The Constitution of the United States allowed for democratic governance. The Bill of Rights allowed for citizens to begin radical political movements that eventually became law. Checks and Balances ensured that no policy was permitted without the support of the voters and the separation of power warded off tyranny. Using the original framework of the Constitution, the United States has excelled and become an extremely democratic nation. Every citizen of the country now receives a vote which has allowed for incredible leaps forward in policy, like marriage equality. The Constitution of the United States is the longest standing governing document in the world and continues to act as the epitome of democratizing constitutions.
Is there evidence of political realism in either the Constitution itself or in the procedures the founders took to write and ratify the document? How did the realism or lack of it strengthen or weaken the Constitution?
A Living Constitution: The History and Practice of Expanding Democracy in the United States (by Ben Petersen)
My AP Gov class defined democracy as a system of government where people vote in fair, frequent elections that result in a deliberative rule of law. One of the most important aspects of this definition is the role of the people. When the Founding Fathers wrote the Constitution, they wanted to be as specific as possible without restricting future generations. I do think the goal of the Constitution was to facilitate democratic access to the government, but it was geared more toward wealthy, white landowners rather than the average citizen. Because of this, the Constitution ended up hindering democratic access to government.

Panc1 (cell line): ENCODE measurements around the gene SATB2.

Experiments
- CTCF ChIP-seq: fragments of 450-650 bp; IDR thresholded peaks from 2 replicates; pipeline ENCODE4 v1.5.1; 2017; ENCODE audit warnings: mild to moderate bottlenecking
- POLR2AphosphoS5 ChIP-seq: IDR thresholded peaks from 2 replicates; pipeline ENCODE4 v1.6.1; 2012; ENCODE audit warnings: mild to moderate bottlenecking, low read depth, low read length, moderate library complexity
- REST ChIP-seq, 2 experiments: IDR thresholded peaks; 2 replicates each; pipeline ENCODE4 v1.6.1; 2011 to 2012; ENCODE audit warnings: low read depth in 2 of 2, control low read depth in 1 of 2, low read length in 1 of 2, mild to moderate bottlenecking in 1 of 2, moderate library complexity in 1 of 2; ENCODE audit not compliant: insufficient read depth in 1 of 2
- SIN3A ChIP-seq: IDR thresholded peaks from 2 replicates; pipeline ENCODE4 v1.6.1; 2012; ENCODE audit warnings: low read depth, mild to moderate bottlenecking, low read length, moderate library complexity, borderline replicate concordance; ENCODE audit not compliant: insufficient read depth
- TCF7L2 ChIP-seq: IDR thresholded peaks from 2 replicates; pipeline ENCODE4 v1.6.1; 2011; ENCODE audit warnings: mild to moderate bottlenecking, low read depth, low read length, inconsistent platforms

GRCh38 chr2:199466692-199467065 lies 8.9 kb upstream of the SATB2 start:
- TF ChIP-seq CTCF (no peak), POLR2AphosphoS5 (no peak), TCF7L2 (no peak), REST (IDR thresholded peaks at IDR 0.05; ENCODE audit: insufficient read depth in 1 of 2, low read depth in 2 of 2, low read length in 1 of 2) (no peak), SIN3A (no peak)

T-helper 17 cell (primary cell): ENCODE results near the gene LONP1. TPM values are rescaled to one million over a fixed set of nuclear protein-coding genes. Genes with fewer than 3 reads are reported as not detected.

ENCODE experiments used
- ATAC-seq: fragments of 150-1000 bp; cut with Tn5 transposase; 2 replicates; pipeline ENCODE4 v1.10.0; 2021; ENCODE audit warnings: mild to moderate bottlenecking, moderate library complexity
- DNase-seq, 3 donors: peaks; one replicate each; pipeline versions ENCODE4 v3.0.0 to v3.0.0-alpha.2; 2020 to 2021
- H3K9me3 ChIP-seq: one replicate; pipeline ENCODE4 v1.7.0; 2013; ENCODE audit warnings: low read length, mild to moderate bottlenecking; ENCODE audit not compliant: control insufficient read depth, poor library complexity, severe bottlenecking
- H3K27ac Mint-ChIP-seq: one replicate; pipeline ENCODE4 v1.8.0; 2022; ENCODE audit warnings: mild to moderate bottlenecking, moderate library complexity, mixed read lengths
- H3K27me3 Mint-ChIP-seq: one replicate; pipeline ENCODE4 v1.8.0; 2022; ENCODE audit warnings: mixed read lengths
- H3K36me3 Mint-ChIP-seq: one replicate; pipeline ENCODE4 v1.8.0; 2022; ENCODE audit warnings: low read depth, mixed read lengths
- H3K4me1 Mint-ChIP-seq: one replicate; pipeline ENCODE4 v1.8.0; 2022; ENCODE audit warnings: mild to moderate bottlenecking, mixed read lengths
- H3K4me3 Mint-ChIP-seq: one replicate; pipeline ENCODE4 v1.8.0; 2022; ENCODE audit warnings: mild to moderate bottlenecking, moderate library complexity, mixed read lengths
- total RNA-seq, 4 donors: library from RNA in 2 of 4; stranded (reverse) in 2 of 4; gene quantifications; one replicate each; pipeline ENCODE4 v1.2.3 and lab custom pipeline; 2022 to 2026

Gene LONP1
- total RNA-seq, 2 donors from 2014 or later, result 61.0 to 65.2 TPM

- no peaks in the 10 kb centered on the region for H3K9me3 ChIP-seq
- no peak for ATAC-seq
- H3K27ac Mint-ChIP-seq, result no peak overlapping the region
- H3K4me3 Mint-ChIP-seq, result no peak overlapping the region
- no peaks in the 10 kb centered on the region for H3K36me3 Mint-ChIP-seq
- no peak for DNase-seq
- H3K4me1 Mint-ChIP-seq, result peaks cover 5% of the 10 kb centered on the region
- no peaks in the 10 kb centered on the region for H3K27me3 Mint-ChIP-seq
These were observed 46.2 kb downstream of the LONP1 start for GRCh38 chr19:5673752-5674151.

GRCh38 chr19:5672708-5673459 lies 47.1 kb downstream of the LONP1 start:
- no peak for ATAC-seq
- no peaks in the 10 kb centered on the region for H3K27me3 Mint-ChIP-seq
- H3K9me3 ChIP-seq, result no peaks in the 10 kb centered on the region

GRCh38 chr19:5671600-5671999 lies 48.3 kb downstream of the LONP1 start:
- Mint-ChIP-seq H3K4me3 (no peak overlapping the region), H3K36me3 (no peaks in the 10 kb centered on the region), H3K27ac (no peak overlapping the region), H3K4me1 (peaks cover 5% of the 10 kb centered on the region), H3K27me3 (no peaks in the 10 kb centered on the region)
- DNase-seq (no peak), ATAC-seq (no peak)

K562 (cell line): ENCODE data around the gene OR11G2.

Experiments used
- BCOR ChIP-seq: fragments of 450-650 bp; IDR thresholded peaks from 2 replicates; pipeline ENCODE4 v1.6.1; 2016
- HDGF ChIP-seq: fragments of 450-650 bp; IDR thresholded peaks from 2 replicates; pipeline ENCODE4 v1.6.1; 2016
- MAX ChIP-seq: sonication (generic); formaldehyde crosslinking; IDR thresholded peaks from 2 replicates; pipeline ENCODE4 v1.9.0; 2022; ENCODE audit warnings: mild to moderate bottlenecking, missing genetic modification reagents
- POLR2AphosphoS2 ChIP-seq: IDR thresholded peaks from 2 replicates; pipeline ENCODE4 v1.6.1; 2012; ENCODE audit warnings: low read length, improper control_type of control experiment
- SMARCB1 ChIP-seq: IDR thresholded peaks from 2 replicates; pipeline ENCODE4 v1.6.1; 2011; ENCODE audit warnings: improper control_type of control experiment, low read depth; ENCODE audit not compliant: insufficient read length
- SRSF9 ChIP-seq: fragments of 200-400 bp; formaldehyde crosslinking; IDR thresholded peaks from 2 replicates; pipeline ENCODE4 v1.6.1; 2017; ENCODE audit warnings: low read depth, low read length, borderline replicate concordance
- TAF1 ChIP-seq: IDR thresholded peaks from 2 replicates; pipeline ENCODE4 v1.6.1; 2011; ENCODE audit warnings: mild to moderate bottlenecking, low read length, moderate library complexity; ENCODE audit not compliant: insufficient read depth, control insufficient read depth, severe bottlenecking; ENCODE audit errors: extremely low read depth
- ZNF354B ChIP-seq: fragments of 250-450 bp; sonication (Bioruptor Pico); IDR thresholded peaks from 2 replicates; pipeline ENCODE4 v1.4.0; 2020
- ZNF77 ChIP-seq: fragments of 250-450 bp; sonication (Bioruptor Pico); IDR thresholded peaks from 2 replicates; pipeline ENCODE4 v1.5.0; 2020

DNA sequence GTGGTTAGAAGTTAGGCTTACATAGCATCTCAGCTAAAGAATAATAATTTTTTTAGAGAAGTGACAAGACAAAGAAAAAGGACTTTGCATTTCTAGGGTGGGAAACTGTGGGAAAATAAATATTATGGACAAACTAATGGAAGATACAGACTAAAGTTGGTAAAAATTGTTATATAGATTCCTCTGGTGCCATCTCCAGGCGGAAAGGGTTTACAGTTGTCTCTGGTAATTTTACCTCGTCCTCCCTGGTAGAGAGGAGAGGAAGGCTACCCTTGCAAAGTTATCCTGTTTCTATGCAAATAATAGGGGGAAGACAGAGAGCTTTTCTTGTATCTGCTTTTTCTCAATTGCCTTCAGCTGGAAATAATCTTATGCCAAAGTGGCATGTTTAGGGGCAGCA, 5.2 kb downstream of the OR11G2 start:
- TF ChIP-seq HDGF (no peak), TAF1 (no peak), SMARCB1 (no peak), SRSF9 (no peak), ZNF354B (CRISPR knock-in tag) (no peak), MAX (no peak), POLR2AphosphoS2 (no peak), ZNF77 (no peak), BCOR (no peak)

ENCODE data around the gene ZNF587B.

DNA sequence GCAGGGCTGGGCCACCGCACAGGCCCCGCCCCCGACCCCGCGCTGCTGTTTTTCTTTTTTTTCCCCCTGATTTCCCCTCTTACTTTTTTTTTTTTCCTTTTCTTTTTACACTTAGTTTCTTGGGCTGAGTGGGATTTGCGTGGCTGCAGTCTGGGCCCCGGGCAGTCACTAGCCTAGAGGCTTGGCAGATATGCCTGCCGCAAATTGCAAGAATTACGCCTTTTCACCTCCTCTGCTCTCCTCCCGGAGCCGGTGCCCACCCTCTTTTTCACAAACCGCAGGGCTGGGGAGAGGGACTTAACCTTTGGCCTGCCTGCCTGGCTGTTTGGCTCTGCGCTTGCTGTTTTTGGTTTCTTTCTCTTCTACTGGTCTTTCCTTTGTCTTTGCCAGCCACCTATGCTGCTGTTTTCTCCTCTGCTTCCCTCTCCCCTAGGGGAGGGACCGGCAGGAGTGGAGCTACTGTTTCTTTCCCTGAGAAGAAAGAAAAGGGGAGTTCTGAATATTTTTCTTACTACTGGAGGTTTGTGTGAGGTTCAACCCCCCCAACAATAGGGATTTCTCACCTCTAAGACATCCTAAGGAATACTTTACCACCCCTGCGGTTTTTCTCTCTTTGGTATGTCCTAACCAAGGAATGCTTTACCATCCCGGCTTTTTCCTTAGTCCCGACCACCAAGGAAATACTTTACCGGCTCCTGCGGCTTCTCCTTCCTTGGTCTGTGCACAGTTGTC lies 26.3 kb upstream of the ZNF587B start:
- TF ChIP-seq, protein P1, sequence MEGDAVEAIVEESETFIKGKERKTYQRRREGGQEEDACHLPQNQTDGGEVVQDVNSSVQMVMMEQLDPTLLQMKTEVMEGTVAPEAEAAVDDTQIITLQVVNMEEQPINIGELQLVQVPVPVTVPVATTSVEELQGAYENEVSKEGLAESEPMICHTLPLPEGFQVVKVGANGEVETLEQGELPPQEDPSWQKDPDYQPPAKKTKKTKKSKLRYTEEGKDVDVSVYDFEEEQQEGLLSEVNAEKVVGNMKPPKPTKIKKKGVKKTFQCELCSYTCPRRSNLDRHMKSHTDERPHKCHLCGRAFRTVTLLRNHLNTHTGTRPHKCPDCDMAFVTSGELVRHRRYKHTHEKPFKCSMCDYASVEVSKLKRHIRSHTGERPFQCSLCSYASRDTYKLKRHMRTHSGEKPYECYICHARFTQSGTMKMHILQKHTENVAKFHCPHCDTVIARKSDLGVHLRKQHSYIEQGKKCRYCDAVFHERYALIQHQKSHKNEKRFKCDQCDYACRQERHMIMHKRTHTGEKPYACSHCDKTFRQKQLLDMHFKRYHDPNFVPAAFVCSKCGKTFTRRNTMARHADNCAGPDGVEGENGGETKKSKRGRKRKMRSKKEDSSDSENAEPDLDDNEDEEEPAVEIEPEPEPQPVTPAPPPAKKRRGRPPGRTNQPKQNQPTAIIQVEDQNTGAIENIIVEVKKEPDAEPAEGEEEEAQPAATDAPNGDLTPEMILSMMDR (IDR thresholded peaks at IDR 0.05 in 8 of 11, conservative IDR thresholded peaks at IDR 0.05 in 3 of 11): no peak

An example of the importance of fair, frequent elections is shown in the House of Representatives. Article I, Section II states that, “The Number of Representative shall not exceed one for every thirty Thousand, but each State shall have at Least one Representative”. Representatives are chosen every two years to give a more accurate representation of the population. The other part of Congress, the Senate, is comprised of two senators from each state. When the Constitution was written, the Senators were chosen by the state legislatures (Article I, Section III). Unlike the House of Representatives, Senators serve a six year term. I think it’s important to notice an important distinction between the House of Representatives and the Senate; equal representation lasts longer than representation based on population. At this time, however, the Senate included older (because a person must be thirty to be a senator), career politicians. This means that men from a very specific demographic (i.e older and wealthier) are in Congress much longer. Because of this, I think the original plan for the senate stymied democratic access to government. Senators were the people that were allowed to serve the longest term, yet they were never elected.